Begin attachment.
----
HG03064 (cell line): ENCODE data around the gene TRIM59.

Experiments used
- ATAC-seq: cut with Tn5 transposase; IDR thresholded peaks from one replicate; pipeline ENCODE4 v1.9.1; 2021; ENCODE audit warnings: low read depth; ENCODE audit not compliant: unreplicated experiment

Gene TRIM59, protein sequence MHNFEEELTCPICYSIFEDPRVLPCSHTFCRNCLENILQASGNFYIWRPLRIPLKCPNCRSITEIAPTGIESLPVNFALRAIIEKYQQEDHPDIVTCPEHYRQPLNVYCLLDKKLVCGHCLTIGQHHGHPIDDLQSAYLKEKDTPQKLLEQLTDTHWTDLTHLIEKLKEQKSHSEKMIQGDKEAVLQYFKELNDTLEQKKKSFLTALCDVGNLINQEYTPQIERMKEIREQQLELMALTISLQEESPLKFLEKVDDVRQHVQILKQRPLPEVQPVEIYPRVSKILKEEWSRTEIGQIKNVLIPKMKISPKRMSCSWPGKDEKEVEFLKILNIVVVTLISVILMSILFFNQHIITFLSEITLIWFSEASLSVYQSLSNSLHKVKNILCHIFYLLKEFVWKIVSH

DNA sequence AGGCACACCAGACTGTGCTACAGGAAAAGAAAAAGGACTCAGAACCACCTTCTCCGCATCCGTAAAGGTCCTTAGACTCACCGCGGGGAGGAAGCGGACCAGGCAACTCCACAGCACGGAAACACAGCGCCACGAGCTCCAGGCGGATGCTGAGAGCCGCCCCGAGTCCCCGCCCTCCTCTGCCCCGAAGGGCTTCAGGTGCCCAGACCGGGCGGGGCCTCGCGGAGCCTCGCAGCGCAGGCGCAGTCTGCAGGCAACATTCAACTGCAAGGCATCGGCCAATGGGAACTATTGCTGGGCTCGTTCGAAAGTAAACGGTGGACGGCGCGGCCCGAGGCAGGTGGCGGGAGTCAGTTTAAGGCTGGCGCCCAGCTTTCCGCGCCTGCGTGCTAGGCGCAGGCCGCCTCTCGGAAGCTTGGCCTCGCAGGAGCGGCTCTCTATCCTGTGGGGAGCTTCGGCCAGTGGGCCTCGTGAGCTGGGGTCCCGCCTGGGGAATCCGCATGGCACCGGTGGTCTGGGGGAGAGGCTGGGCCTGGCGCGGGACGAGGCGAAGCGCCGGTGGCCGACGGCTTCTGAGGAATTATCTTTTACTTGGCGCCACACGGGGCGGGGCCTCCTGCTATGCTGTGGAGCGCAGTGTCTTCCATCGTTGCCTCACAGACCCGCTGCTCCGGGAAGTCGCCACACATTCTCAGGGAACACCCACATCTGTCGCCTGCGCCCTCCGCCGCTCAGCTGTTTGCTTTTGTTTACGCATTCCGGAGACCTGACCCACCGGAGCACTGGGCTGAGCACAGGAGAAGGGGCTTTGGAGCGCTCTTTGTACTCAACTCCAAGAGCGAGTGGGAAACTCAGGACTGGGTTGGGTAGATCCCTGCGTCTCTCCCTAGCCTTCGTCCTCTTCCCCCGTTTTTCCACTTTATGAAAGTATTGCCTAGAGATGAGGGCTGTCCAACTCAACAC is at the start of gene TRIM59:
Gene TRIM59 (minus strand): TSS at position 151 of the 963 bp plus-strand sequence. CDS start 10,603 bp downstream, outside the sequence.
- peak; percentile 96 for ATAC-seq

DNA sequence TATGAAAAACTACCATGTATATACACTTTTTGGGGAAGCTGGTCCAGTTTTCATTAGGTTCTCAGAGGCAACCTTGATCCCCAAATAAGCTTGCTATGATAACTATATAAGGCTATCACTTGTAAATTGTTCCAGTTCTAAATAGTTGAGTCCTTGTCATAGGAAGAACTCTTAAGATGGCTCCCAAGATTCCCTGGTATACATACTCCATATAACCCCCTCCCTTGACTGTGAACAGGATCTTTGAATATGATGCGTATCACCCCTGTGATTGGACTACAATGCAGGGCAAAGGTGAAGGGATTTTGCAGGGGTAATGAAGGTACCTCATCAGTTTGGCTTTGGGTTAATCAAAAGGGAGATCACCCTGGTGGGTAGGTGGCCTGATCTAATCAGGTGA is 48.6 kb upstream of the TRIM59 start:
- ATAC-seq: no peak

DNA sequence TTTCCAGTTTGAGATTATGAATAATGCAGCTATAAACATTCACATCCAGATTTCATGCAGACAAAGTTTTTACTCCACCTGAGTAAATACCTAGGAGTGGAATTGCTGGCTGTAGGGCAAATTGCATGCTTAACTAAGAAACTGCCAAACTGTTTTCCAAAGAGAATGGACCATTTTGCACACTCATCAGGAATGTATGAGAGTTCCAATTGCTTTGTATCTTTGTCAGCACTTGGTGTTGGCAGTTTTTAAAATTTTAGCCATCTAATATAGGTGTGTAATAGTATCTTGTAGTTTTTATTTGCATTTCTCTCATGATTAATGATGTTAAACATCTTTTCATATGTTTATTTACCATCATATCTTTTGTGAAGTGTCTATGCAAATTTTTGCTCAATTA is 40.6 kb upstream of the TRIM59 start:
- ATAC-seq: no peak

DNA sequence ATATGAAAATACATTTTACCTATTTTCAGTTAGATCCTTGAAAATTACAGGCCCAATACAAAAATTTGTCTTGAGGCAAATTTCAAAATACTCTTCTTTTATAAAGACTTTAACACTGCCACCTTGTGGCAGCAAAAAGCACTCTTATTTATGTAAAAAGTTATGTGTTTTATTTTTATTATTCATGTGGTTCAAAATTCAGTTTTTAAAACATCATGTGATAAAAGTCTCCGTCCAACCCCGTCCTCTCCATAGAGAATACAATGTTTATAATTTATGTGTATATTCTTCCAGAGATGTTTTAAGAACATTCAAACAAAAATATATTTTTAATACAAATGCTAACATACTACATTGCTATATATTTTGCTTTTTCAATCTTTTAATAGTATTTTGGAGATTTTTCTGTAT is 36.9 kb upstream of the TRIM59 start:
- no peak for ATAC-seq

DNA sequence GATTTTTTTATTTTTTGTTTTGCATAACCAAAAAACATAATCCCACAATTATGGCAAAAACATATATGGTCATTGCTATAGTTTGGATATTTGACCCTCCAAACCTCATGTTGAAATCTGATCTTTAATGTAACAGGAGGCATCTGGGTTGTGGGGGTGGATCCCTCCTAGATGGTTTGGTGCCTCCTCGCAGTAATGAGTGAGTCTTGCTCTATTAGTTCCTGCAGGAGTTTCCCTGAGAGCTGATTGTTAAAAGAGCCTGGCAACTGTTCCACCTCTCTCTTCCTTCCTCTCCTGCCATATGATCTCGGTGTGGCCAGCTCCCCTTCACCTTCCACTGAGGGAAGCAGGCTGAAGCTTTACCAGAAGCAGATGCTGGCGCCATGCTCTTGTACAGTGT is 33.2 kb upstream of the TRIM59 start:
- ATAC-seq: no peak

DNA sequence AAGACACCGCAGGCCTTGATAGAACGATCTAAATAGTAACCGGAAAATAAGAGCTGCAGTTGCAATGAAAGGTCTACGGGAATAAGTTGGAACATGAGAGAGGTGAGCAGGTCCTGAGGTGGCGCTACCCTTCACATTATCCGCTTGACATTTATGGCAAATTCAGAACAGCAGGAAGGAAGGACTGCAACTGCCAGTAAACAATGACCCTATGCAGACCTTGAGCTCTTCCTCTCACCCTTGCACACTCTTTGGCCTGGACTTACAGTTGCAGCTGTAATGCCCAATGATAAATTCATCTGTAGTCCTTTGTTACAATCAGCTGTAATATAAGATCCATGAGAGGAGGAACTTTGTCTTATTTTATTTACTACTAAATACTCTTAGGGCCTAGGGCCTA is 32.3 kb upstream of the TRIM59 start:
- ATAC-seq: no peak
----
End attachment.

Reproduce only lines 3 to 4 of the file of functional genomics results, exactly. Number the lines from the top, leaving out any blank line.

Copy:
- ATAC-seq: cut with Tn5 transposase; IDR thresholded peaks from one replicate; pipeline ENCODE4 v1.9.1; 2021; ENCODE audit warnings: low read depth; ENCODE audit not compliant: unreplicated experiment

Gene TRIM59, protein sequence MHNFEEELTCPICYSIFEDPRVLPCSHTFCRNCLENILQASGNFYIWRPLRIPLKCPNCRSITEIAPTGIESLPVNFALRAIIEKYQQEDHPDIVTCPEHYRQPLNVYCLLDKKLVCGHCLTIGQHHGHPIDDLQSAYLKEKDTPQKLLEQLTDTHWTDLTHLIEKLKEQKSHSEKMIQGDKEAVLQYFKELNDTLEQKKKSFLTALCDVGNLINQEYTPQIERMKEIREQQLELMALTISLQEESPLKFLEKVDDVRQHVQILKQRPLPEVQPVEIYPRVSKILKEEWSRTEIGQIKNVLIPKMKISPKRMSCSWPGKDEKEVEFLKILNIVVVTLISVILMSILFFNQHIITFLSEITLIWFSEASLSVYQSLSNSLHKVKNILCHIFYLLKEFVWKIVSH